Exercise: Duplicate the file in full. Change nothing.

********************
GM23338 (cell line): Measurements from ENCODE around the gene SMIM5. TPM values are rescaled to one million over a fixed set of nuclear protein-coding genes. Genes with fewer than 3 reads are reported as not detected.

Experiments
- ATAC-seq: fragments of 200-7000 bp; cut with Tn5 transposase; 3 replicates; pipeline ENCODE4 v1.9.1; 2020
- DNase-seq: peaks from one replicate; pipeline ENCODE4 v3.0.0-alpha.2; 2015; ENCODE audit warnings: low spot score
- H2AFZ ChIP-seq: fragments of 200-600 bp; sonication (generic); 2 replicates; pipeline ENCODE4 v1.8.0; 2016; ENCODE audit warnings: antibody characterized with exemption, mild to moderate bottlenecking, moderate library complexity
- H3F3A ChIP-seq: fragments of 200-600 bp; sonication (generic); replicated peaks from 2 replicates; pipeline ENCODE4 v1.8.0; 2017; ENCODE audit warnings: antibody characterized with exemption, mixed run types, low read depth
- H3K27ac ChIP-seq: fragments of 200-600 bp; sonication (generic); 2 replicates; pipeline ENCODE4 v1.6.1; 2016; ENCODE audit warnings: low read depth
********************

GM23338 (cell line): Measurements from ENCODE around the gene SMIM5. TPM values are rescaled to one million over a fixed set of nuclear protein-coding genes. Genes with fewer than 3 reads are reported as not detected.

Experiments
- ATAC-seq: fragments of 200-7000 bp; cut with Tn5 transposase; 3 replicates; pipeline ENCODE4 v1.9.1; 2020
- DNase-seq: peaks from one replicate; pipeline ENCODE4 v3.0.0-alpha.2; 2015; ENCODE audit warnings: low spot score
- H2AFZ ChIP-seq: fragments of 200-600 bp; sonication (generic); 2 replicates; pipeline ENCODE4 v1.8.0; 2016; ENCODE audit warnings: antibody characterized with exemption, mild to moderate bottlenecking, moderate library complexity
- H3F3A ChIP-seq: fragments of 200-600 bp; sonication (generic); replicated peaks from 2 replicates; pipeline ENCODE4 v1.8.0; 2017; ENCODE audit warnings: antibody characterized with exemption, mixed run types, low read depth
- H3K27ac ChIP-seq: fragments of 200-600 bp; sonication (generic); 2 replicates; pipeline ENCODE4 v1.6.1; 2016; ENCODE audit warnings: low read depth